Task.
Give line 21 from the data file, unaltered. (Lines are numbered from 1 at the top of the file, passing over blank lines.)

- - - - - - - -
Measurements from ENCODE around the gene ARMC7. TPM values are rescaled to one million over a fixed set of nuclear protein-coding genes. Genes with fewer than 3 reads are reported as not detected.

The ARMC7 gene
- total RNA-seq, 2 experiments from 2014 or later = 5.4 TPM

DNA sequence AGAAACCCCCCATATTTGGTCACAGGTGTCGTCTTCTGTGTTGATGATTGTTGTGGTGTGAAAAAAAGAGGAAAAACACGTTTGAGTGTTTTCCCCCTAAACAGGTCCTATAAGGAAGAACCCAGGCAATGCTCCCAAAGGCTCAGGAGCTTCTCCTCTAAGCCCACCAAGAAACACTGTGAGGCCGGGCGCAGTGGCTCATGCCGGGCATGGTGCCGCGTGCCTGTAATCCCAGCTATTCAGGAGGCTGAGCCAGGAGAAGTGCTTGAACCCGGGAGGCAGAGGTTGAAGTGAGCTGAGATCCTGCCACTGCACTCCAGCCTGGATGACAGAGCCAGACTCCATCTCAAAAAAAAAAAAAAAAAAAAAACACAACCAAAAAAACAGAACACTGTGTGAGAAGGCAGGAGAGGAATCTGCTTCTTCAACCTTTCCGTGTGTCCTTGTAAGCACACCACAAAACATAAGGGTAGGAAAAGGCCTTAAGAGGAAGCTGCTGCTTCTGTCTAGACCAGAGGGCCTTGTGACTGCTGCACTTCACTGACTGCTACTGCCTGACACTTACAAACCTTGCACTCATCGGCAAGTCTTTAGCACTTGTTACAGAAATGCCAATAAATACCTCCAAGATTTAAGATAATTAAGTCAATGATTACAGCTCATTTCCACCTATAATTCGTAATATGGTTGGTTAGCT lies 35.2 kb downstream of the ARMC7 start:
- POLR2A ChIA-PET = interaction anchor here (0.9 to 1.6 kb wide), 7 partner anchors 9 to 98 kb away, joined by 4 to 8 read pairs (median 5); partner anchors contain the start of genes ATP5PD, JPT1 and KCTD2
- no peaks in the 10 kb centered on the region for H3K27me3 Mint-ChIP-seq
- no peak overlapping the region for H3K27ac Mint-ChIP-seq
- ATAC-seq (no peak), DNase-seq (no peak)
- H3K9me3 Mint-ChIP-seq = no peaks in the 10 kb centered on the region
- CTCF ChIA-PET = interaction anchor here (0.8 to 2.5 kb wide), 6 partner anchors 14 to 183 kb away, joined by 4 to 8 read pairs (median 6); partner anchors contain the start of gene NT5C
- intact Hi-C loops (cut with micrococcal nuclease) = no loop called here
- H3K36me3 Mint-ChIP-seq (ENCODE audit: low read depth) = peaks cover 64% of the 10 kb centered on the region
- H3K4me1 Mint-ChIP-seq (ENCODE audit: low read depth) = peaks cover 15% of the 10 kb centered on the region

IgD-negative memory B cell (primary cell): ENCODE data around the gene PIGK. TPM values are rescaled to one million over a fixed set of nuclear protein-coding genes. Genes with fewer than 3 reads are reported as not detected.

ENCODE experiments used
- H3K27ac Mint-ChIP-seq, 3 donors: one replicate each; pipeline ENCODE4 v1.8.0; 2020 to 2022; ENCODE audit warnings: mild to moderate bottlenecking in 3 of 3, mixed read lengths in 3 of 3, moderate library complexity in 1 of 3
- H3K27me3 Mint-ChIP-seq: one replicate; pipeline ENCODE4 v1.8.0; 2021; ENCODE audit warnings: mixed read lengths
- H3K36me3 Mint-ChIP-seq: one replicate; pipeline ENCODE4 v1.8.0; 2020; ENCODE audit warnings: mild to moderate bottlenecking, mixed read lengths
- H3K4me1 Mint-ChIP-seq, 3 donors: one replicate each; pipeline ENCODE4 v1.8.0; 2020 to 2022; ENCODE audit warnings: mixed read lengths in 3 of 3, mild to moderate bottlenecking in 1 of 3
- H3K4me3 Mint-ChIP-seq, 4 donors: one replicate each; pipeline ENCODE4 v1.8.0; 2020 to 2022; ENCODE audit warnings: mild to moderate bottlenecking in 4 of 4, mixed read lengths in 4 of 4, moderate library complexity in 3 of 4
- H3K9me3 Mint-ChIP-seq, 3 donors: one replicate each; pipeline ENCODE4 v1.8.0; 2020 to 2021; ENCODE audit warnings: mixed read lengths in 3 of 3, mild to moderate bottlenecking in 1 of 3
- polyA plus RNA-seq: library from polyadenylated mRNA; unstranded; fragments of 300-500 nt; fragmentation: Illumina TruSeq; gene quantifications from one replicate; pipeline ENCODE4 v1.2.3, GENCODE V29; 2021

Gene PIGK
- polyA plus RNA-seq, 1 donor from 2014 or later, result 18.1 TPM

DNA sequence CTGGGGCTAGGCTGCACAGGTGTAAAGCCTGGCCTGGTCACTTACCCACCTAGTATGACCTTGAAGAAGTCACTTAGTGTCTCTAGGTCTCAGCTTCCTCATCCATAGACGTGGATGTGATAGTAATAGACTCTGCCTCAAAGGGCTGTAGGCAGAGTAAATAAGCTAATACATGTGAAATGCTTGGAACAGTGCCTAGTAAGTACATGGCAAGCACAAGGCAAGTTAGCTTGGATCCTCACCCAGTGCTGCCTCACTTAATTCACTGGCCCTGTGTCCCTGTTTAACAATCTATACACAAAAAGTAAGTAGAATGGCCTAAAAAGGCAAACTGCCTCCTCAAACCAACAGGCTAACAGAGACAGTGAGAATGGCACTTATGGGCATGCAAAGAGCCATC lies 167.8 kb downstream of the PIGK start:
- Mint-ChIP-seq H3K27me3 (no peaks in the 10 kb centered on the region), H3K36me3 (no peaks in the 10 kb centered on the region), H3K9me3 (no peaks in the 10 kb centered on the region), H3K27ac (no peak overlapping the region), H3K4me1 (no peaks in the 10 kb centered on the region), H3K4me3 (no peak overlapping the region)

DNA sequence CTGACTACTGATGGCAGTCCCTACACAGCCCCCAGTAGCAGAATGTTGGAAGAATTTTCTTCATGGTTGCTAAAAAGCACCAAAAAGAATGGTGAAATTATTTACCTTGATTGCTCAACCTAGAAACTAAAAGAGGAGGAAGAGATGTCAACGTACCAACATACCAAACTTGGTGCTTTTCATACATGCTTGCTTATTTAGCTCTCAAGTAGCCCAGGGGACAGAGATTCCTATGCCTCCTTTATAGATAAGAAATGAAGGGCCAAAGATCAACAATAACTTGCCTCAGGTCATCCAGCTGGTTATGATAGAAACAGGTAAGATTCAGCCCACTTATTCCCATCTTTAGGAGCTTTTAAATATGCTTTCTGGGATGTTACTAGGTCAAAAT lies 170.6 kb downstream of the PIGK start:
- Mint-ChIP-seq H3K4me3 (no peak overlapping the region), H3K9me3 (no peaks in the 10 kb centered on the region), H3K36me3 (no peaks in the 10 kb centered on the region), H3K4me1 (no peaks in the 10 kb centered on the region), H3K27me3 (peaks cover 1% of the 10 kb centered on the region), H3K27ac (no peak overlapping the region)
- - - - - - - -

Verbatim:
- H3K9me3 Mint-ChIP-seq, 3 donors: one replicate each; pipeline ENCODE4 v1.8.0; 2020 to 2021; ENCODE audit warnings: mixed read lengths in 3 of 3, mild to moderate bottlenecking in 1 of 3